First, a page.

or "overcome." By the same token, as we practice substitution in daily
living, we assist our meditation. When we realize that our mind is not
a solid entity which has to react in certain ways, but is a movable,
changeable phenomenon, which can be clear and illuminated, then we
will more and more try to protect it from unwholesomeness. It is often
a revelation to a new meditator to find out that the mind is not a
fixed and believable reactor, but can be influenced and changed at
To develop wholesome states of mind means that we try to cultivate
these, when they have not arisen yet. If the mind is neutrally engaged
or has a tendency to weigh, judge and criticize, feel hurt or be
ego-centered, we deliberately counteract these tendencies to develop
skillful mind states. We acknowledge that all negative states are not
conducive to our own happiness, peace and harmony. When we develop
loving-kindness, compassion, sympathetic joy and equanimity, we
experience that these states are conducive to our own inner
well-being. Obviously we will then try again and again to cultivate
the mind states which result in personal contentment. Developing them
from that understanding alone, that the wholesome states are good for
us, is a powerful insight. When our mind is at peace, we realize that
while there are innumerable unwholesome situations in the world, if we
have an unwholesome reaction to them, that only doubles the
//dukkha//. It will neither relieve the situation, nor be helpful to
If we develop a capacity for seeing the positive and using whatever
arises as a learning situation, trying to keep the four supreme
emotions, mentioned above, in mind, then there remains only the last
effort, namely to maintain skillful mind states. Anyone who has not
reached full liberation from all underlying tendencies will not be
able to maintain positive states at all times, but our mindfulness can
be sharp enough to tell us when we are not succeeding. That is the
awareness we need to effect changes. When we are not able to maintain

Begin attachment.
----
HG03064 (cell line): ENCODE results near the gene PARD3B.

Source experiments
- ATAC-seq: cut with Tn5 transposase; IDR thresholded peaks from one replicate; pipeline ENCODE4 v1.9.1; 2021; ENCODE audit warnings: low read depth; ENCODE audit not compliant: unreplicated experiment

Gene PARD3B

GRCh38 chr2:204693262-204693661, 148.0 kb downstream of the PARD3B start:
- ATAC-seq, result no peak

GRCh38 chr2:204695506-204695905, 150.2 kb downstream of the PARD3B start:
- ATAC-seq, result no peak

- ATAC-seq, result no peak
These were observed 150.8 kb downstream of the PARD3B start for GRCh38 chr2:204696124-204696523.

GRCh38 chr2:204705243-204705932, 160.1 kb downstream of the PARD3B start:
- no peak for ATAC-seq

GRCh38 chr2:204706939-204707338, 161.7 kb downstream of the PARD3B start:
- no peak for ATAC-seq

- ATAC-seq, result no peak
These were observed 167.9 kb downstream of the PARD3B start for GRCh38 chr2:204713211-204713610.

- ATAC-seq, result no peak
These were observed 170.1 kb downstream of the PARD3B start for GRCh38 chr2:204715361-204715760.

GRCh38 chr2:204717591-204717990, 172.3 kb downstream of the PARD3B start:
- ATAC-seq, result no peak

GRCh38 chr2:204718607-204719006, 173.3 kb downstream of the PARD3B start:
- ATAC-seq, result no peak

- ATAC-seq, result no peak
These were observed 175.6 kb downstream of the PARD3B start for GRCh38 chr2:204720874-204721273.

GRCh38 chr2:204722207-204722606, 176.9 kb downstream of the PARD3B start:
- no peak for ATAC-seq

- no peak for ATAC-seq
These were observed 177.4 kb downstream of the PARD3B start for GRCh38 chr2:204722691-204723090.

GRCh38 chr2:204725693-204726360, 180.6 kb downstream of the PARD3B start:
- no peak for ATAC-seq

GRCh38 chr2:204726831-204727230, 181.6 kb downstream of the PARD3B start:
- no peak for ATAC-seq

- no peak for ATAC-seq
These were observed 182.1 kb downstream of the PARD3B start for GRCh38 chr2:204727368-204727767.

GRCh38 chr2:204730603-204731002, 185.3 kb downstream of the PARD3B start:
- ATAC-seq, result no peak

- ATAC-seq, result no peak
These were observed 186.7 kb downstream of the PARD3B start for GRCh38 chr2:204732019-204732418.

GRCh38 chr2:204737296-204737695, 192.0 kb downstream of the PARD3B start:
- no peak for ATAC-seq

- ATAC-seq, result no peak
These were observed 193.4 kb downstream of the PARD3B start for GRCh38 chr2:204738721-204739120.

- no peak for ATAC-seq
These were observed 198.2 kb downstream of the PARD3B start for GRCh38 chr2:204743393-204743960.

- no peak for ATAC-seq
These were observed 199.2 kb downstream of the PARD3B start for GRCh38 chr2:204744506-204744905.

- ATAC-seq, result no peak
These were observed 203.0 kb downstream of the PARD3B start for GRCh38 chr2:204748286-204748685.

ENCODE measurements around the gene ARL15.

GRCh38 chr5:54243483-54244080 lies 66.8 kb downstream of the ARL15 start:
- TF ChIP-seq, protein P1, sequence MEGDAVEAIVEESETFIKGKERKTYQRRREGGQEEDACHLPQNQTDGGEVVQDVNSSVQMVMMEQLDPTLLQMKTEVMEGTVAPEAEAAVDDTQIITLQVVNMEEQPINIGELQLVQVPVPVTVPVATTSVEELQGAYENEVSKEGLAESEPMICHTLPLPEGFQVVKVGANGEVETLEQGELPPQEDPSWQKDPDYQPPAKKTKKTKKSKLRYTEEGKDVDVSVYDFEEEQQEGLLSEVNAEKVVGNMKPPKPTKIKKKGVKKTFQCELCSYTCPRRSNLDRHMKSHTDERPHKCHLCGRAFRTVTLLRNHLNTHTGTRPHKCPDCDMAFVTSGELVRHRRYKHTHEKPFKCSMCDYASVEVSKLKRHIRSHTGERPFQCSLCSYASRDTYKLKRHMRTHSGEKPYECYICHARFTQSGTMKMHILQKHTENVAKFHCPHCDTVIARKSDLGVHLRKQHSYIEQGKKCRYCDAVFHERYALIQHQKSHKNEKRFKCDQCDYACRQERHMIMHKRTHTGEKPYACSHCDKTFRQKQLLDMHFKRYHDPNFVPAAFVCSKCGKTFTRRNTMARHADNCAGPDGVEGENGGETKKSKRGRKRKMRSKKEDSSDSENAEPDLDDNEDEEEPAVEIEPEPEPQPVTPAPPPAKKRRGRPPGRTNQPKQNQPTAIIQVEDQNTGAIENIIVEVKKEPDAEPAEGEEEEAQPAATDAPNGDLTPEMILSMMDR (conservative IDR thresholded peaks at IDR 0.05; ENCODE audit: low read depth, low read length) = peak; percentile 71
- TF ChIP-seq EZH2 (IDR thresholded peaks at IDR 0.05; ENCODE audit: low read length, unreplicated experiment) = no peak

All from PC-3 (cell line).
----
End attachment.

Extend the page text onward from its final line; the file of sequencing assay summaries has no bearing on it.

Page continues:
wholesomeness, we can always try again. Should we start blaming
ourselves or others, however, we are adding a second negative state of
mind and are blocking our progress.
A skill can be learned. We have all learned many skills in this
life. This is the sort of ability well worth cultivating, more
important than proficiencies. This is not a character trait we either
possess or lack. Everybody's mind is capable of developing the
wholesome and letting go of the unwholesome. But that also doesn't
mean that we find everything wonderful and beautiful from now on. That
too is not realistic. That which can be practiced is, that although
there is unwholesomeness within and without, dislike is not an
effective reaction to bring peace and happiness. The pinnacle of all
emotional states is equanimity, even-mindedness, which is developed
through our meditation practice and based on insight. It is our tool
in daily living to develop and maintain wholesome mind states.
It is neither useful to suppress nor to pretend by thinking "I ought
to be" or "I should be." Only awareness of what is happening in our
mind and learning the skill of changing our mind is called for.
Eventually our mind will be a finely tuned instrument, the only one in
the whole of the universe that can liberate us from all //dukkha//.
All of us have that instrument and the guidelines of the Buddha teach
us the skill to use this instrument to the best advantage; not to
believe its moods and reactions to outer stimuli, but to watch and
protect it and realize its potential for compete liberation.
If we want a good tool, we need to look after it in the best
possible manner. This means not letting any dirt particles accumulate,
but to clean it up as quickly as possible. The same criterion applies
to our mind. This is probably the hardest skill to learn, which is the
reason so few people do it. but a meditator is on the right path
towards just that, by realizing that the mind cannot be believed
implicitly, being must too fanciful and fleeting.
The four supreme efforts are called "supreme," not only because they
are supremely difficult, but also supremely beneficial. A serious
meditator wants to transcend the human realm while still in human form
and these efforts are our challenge. They are so well explained by the
Buddha that we can clearly see the difficulties we are faced with and
the reasons why we are still roaming about in //Samsara//. But we
don't have to continue that unendingly. Knowing the path and the way
to tread upon it. we have the opportunity to become free of all
* * * * * * * *